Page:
Scottish Equitable is calling for the Government to offer a higher incentive to low-income savers by linking the pension credit to the basic tax rate.
In its response to the consultation on the proposed pension savings top-up, ScotEq claims the credits equate to a 40 per cent tax rate on the private pension income of low earners. This would mean the equivalent of higher-rate tax being applied to people who are likely to have paid only basic tax at 22 per cent during their working lives.
ScotEq believes the proposals are enough incentive for low earners to save for their retirement although it says the Government's plans are a significant improvement on the present position.
The plan for pension credits was announced last year and is aimed at encouraging saving among low-earners after the minimum income guarantee has been taken into account.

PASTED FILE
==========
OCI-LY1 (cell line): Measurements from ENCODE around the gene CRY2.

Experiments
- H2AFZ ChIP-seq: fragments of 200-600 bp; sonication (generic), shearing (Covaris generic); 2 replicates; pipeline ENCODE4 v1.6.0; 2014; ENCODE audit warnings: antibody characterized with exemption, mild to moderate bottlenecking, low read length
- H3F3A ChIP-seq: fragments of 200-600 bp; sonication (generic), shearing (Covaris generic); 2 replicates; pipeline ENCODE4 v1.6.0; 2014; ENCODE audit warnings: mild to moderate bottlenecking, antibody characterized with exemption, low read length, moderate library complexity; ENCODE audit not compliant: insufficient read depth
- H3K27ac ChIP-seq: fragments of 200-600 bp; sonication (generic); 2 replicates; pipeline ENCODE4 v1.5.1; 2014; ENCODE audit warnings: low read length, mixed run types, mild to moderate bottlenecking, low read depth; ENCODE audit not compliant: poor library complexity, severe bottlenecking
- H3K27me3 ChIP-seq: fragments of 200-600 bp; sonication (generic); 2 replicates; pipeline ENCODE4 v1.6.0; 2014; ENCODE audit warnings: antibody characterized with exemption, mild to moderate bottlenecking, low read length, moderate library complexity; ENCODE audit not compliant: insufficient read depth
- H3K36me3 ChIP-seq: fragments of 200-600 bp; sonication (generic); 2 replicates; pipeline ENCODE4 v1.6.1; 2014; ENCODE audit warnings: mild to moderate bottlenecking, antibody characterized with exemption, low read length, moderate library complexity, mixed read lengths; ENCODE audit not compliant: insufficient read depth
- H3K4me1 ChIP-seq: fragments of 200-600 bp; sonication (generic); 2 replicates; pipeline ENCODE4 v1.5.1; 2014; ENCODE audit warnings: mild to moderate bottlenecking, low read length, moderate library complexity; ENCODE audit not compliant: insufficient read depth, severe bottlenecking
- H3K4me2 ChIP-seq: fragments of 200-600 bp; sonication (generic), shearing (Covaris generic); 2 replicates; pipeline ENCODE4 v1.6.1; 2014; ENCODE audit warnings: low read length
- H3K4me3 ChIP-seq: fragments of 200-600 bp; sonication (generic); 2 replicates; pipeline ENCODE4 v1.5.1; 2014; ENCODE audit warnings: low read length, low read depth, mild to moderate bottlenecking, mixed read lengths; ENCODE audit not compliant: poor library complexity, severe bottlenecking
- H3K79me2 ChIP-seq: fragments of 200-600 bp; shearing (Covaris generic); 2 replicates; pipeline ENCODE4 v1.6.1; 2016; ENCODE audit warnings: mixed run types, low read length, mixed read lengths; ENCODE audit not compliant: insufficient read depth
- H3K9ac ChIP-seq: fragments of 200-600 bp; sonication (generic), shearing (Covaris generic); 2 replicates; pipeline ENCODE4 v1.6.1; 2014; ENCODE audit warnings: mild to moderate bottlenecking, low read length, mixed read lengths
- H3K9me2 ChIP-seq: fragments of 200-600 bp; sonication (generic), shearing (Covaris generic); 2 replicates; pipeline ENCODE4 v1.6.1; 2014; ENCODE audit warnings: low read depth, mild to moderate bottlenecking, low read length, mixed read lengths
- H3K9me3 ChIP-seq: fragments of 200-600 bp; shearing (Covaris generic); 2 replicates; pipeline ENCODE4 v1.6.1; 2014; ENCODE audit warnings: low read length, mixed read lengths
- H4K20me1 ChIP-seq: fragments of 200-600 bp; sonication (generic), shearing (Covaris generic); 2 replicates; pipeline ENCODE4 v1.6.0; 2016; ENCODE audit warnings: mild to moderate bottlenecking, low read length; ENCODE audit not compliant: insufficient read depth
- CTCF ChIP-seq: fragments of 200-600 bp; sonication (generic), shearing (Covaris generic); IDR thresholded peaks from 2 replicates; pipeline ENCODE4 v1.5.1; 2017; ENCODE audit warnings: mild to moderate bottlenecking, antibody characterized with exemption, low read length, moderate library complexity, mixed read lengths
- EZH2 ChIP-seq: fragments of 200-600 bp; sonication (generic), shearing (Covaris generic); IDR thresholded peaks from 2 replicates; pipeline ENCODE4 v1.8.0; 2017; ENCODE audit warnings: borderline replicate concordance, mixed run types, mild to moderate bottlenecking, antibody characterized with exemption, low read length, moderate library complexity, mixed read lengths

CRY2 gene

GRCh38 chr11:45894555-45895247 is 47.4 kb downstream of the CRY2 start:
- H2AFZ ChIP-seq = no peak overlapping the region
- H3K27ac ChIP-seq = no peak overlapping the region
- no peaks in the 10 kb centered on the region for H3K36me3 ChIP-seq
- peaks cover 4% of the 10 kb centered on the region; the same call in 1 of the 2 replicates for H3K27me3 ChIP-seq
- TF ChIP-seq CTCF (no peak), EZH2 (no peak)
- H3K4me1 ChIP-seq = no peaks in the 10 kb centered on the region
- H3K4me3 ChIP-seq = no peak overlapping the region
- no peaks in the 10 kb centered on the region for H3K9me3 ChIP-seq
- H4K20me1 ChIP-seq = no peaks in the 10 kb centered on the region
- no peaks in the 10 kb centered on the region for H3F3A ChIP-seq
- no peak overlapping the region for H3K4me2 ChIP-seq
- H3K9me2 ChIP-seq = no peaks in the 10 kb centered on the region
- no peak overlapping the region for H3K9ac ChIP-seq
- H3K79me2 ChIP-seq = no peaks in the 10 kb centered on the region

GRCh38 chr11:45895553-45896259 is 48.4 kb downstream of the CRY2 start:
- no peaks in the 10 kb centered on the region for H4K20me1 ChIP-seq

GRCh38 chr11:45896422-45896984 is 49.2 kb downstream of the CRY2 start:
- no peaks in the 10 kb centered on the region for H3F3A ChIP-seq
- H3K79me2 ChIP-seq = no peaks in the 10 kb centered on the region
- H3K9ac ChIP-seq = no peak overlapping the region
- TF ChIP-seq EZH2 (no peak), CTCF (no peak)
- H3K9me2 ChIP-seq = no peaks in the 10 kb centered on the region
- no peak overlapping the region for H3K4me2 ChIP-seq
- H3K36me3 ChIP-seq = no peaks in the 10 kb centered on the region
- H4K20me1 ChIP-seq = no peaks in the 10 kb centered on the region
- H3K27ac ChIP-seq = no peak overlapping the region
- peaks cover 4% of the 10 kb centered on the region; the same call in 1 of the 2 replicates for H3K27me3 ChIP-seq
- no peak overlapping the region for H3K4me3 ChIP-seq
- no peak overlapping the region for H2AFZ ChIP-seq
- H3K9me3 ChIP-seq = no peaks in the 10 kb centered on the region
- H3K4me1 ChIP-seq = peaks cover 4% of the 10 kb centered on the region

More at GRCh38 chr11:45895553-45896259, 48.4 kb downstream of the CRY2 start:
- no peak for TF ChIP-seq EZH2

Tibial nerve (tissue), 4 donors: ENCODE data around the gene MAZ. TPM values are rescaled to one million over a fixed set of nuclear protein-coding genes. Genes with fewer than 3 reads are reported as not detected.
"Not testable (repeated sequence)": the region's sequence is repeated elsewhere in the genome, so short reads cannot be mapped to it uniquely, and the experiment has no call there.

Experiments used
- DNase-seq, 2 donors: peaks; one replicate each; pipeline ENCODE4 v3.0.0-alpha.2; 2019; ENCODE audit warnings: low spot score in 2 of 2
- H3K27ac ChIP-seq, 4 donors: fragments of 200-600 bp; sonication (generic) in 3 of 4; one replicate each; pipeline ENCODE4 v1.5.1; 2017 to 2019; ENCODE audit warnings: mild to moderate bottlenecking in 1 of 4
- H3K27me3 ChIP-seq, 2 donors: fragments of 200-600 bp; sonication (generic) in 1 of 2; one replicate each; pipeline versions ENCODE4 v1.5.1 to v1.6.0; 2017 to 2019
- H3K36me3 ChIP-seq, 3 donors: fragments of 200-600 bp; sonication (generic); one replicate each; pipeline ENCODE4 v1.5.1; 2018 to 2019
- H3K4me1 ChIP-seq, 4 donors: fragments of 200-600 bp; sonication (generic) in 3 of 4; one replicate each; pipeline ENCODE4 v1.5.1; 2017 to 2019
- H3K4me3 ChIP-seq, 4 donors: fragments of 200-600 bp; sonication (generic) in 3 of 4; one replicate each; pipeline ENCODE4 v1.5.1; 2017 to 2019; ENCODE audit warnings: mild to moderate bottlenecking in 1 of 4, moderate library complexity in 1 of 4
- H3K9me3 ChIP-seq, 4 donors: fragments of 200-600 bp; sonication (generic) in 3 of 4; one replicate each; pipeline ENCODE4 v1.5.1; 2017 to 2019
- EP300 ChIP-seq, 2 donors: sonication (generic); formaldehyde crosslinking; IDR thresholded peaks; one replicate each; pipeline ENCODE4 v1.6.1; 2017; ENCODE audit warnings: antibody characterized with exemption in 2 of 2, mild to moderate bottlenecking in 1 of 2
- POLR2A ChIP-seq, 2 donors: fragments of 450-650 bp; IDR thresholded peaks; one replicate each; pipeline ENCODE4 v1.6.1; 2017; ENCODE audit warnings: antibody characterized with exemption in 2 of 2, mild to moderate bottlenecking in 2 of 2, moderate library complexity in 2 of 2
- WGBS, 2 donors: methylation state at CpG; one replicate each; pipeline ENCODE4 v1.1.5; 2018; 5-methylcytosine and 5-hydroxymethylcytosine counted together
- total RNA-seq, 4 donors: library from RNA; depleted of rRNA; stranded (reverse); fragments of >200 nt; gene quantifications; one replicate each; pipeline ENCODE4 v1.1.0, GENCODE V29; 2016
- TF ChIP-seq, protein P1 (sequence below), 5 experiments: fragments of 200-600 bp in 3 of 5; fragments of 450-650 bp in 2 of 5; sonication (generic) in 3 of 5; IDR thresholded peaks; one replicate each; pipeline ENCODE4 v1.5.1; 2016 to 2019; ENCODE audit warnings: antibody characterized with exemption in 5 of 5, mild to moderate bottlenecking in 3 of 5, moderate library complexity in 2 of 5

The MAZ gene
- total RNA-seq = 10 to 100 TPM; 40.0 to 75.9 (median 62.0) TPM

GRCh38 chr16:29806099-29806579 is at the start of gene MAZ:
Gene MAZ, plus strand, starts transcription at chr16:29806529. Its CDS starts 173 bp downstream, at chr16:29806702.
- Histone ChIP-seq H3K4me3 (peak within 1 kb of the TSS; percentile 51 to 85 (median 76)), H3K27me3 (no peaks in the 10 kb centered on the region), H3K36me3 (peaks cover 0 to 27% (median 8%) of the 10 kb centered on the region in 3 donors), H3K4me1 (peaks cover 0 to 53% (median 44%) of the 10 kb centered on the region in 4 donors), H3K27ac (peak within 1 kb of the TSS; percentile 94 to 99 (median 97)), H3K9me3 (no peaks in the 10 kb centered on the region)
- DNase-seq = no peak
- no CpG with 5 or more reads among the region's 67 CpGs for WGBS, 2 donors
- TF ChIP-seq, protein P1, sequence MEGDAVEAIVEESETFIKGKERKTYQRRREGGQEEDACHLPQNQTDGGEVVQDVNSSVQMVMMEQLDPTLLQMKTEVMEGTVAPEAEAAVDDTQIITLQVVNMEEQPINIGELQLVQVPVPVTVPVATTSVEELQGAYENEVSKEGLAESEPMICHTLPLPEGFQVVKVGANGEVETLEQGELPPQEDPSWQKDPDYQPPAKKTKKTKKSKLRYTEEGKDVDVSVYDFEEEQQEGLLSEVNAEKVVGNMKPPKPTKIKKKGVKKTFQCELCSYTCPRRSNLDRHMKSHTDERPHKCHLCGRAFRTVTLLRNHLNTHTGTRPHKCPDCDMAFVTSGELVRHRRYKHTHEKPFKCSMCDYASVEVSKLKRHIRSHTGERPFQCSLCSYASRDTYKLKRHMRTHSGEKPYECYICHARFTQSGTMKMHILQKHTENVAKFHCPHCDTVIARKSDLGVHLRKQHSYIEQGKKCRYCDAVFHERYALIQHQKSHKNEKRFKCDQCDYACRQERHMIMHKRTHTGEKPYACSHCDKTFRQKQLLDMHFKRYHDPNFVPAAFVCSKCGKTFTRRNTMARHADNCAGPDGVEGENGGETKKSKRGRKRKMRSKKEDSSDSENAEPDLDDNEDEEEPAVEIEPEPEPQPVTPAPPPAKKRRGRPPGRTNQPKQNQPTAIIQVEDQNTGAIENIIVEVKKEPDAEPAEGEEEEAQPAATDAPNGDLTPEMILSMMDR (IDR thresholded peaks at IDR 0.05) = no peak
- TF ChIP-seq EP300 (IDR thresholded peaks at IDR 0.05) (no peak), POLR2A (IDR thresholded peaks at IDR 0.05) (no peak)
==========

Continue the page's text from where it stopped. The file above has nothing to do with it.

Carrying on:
The life office also says many in the stakeholder target group will be affected by the pension credit. It argues that if the plans are not changed it will be very difficult to encourage people to save in the period between the launch of stakeholder in April and the launch of the credits in 2003.
ScotEq pensions development manager Margaret Craig says: “We do not think the current proposals are an incentive to save. If people have been paying basic-rate tax all their lives, they may ask why they have to effectively pay higher rate tax in retirement. Also pension credits will have to be simple enough to be included in decision trees.”